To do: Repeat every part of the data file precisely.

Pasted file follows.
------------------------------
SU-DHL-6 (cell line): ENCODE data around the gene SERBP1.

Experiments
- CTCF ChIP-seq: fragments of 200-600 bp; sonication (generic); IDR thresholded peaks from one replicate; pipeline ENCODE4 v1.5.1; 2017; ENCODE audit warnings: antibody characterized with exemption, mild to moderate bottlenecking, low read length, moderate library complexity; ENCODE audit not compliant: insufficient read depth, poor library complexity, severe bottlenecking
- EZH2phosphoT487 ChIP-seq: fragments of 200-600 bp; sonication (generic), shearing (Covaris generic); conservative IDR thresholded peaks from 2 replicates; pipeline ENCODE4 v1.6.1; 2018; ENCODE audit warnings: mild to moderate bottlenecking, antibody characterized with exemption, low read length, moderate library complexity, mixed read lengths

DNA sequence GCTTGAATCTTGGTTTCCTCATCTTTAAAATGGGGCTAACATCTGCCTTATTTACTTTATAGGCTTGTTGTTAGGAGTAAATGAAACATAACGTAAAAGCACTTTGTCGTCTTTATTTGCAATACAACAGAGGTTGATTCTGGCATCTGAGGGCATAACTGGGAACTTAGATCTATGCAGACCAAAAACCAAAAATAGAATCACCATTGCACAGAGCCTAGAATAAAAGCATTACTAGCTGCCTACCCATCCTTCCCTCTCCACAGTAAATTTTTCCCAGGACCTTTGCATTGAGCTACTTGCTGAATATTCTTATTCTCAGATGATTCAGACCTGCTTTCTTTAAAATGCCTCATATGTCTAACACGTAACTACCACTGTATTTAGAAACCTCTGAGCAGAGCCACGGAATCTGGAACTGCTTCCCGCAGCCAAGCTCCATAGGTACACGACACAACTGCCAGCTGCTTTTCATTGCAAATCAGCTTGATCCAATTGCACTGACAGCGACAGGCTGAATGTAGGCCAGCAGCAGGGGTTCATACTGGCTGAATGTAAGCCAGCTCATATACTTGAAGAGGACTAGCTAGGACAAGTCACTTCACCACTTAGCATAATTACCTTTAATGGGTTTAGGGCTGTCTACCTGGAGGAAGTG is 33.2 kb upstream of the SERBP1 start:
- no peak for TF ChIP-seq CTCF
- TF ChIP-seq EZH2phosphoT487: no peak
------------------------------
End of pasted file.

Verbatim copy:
SU-DHL-6 (cell line): ENCODE data around the gene SERBP1.

Experiments
- CTCF ChIP-seq: fragments of 200-600 bp; sonication (generic); IDR thresholded peaks from one replicate; pipeline ENCODE4 v1.5.1; 2017; ENCODE audit warnings: antibody characterized with exemption, mild to moderate bottlenecking, low read length, moderate library complexity; ENCODE audit not compliant: insufficient read depth, poor library complexity, severe bottlenecking
- EZH2phosphoT487 ChIP-seq: fragments of 200-600 bp; sonication (generic), shearing (Covaris generic); conservative IDR thresholded peaks from 2 replicates; pipeline ENCODE4 v1.6.1; 2018; ENCODE audit warnings: mild to moderate bottlenecking, antibody characterized with exemption, low read length, moderate library complexity, mixed read lengths

DNA sequence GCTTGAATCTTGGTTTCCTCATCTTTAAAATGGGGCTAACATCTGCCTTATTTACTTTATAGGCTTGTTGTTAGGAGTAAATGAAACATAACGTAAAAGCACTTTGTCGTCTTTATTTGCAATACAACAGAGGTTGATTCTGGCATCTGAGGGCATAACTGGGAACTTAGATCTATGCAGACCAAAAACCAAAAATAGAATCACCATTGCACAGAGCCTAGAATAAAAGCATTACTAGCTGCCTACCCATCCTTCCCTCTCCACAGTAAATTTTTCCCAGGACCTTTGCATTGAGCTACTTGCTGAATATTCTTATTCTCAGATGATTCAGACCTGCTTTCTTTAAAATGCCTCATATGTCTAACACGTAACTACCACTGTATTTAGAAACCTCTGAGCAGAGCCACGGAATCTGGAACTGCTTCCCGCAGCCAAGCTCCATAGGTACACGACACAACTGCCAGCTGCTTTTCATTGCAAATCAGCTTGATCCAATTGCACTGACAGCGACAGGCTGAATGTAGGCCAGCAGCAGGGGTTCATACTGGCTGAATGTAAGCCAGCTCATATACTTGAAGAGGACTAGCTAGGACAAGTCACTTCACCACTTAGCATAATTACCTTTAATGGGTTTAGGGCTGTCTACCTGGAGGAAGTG is 33.2 kb upstream of the SERBP1 start:
- no peak for TF ChIP-seq CTCF
- TF ChIP-seq EZH2phosphoT487: no peak